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Essay Paper on The Political Nature of Music

Political music has always been with us. American popular music has even had major political and economic impact in some of the profound global changes that have occurred. Some analysts have observed that the collapse of the Eastern European bloc countries, and indeed the collapse of the Soviet political economy itself, was not so much the failure of Marxist systems but rather the inability of these systems to deliver Big Macs, Levis, and rock music. People noticed that since ancient times music influenced political and social behaviour of individuals.

Political nature of music consists in defining racial and ethnic communities. For example, blues music was a post-Reconstruction development in African-American musical and poetic history. For the first time black Americans–outside of maroon (fugitive slave) communities–were forced to create both a community and a culture of their own (Frith 78). The blues were part of this culture creation process. Born in the late nineteenth century, blues evolved well into the 1950s and declined with the heyday of the civil rights movement in the 1960s. Only with the formation of an African-American community and its blues culture, the exiled African, former slaves, become truly American. It is in the poetic realization of this newly evolved community of African Americans that the social meaning of the blues is to be found.

The blues performance was a communal affirmation and celebration of the group’s culture, and because this group’s culture was created in opposition to white culture, it was a ritual of negation as well. In the roadhouses, taverns, and caf├ęs of the rural South and the urban ghetto, African Americans gathered to reaffirm their allegiance to blues consciousness. In large part, these rituals were directed by the blues musicians, who were in great demand.

Blues culture began its decline following changes in the social organization of racism. African-American society changed greatly in the post World War II era, especially after the rise of the civil rights movement, when blues was replaced by a new, more optimistic music, soul. Soul music more adequately reflected the social changes that occurred. Soul–a true hybrid of blues, gospel, and rock and roll–was the music of the civil rights movement. It was, quite literally, the soul of African-American society. Nowadays, as a people’s music, blues and soul may be dead, but their consciousness continues to live in new music that has risen to serve similar social functions: funk, rap and jazz.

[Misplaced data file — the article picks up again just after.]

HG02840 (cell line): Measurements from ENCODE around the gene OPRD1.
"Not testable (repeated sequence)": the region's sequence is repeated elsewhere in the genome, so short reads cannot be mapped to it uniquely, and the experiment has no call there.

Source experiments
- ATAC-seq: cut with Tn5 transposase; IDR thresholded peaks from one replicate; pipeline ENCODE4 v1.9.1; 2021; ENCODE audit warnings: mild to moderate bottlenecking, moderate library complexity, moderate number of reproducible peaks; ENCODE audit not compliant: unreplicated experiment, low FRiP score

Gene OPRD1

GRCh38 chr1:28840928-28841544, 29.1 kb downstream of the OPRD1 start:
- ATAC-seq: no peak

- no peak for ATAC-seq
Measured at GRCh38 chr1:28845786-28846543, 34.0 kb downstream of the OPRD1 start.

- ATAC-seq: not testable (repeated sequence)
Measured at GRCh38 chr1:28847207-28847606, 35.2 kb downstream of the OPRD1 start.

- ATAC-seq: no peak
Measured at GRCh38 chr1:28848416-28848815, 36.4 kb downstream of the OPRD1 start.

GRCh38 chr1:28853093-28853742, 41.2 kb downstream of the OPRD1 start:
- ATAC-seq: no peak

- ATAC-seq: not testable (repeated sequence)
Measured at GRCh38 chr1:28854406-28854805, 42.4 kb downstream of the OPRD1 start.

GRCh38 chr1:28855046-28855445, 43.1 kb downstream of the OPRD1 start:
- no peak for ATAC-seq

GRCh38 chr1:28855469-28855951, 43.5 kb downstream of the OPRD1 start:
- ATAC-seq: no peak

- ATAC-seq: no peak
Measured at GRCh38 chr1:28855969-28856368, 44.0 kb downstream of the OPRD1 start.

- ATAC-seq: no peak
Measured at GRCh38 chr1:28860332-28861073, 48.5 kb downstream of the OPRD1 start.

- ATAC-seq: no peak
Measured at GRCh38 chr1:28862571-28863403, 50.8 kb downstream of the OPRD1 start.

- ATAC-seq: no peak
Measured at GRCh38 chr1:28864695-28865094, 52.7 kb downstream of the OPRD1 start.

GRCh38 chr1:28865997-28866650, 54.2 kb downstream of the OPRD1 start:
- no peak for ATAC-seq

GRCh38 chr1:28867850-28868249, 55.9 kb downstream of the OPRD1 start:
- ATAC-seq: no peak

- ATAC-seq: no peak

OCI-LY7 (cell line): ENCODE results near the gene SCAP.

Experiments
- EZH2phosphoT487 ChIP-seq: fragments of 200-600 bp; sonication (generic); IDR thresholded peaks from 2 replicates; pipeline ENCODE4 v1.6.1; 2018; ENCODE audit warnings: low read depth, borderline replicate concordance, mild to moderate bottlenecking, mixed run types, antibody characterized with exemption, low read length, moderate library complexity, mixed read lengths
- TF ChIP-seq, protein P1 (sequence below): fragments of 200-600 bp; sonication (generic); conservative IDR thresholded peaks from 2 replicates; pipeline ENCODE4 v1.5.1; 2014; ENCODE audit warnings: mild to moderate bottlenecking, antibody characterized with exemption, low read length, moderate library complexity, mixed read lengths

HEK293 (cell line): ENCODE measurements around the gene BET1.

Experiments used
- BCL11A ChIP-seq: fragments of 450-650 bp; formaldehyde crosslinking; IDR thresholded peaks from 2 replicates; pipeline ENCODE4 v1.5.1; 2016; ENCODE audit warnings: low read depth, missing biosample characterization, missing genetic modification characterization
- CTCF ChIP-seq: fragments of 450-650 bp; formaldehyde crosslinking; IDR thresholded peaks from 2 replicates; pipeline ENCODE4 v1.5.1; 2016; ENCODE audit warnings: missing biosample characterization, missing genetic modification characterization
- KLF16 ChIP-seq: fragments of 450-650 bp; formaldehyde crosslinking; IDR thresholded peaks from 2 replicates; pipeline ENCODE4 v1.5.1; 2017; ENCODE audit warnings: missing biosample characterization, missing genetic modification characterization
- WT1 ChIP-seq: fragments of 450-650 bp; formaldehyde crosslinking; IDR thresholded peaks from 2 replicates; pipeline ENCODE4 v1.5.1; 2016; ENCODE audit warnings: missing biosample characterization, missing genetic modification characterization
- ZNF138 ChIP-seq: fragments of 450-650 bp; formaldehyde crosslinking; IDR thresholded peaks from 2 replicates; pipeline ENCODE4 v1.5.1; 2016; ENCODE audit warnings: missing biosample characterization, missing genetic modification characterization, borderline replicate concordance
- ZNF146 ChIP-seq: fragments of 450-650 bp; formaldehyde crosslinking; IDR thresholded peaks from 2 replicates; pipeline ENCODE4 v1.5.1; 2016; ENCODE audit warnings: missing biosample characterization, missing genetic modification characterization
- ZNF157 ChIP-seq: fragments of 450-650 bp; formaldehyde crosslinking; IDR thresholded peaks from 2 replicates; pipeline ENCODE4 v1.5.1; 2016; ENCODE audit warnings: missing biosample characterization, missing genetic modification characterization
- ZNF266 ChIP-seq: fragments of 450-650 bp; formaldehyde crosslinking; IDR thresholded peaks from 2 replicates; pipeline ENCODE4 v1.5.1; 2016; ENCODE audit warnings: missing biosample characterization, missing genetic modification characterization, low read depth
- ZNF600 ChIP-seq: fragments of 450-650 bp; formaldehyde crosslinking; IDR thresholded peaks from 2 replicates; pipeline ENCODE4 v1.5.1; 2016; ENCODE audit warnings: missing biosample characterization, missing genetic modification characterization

Since the rise of nationalism in the nineteenth century, patriotism has been a theme often found in music. This is true of both popular and classical music. The great romantic composers of the nineteenth century, for example, frequently employed patriotic themes in a deliberate attempt to enhance nationalistic feelings. Tchaikovsky famous “1812 Overture,” a musical account of Napoleon’s defeat by Russian armies, is perhaps the best-known example of a patriotic theme in a classical work. In the United States, songwriters such as Stephen Foster had introduced patriotic themes to commercial popular music well before the Civil War, a conflict that inspired hundreds of popular patriotic tunes in both the North and the South. Northerners sang such well-known songs as “The Battle Hymn of the Republic,” “The Battle Cry of Freedom,” and “John Brown’s Body,” and southerners responded with “The Bonnie Blue Flag,” “Maryland, My Maryland”, etc. It is hardly surprising that patriotism is a central theme in commercial country music.

The manner in which patriotism is expressed in country music is strongly influenced by the music’s southern origins. In its infancy, commercial country music was a regional music produced for a regional audience: the white working class of the American South. Its first major stars came from the region and grew up playing the traditional folk songs and ballads that formed the basis for the development of the music. Although the music has outgrown its regional appeal, cultivating national and international audiences, the majority of those who perform and compose country music still call the South home. Most country music continues to be produced in Nashville. Much of what is not produced in Nashville is produced in other southern cities, among them Austin, Texas, and Muscle Shoals, Alabama.

Music also represents military actions. By the outbreak of World War II, the songwriters and performers extolled the bravery of American servicemen in that conflict. One of the more popular country songs recorded during the war was Red Foley’s rendition of “Smoke on the Water,” which provides an apocalyptic, and accurate, view of what would happen once U.S. forces engaged the Axis enemy. The great American war machine, the song predicts, would crush its foes, leaving their bodies for the vultures. The Vietnam War plunged the country into a state of political and social turmoil. The domestic violence of the Vietnam era failed to alter country music’s appreciation of battlefield bravery. In the horrific madness of Vietnam combat, dancing together to a popular song becomes for the men an affirmation of their humanity in the face of their task as killers who themselves confront the imminence of death…

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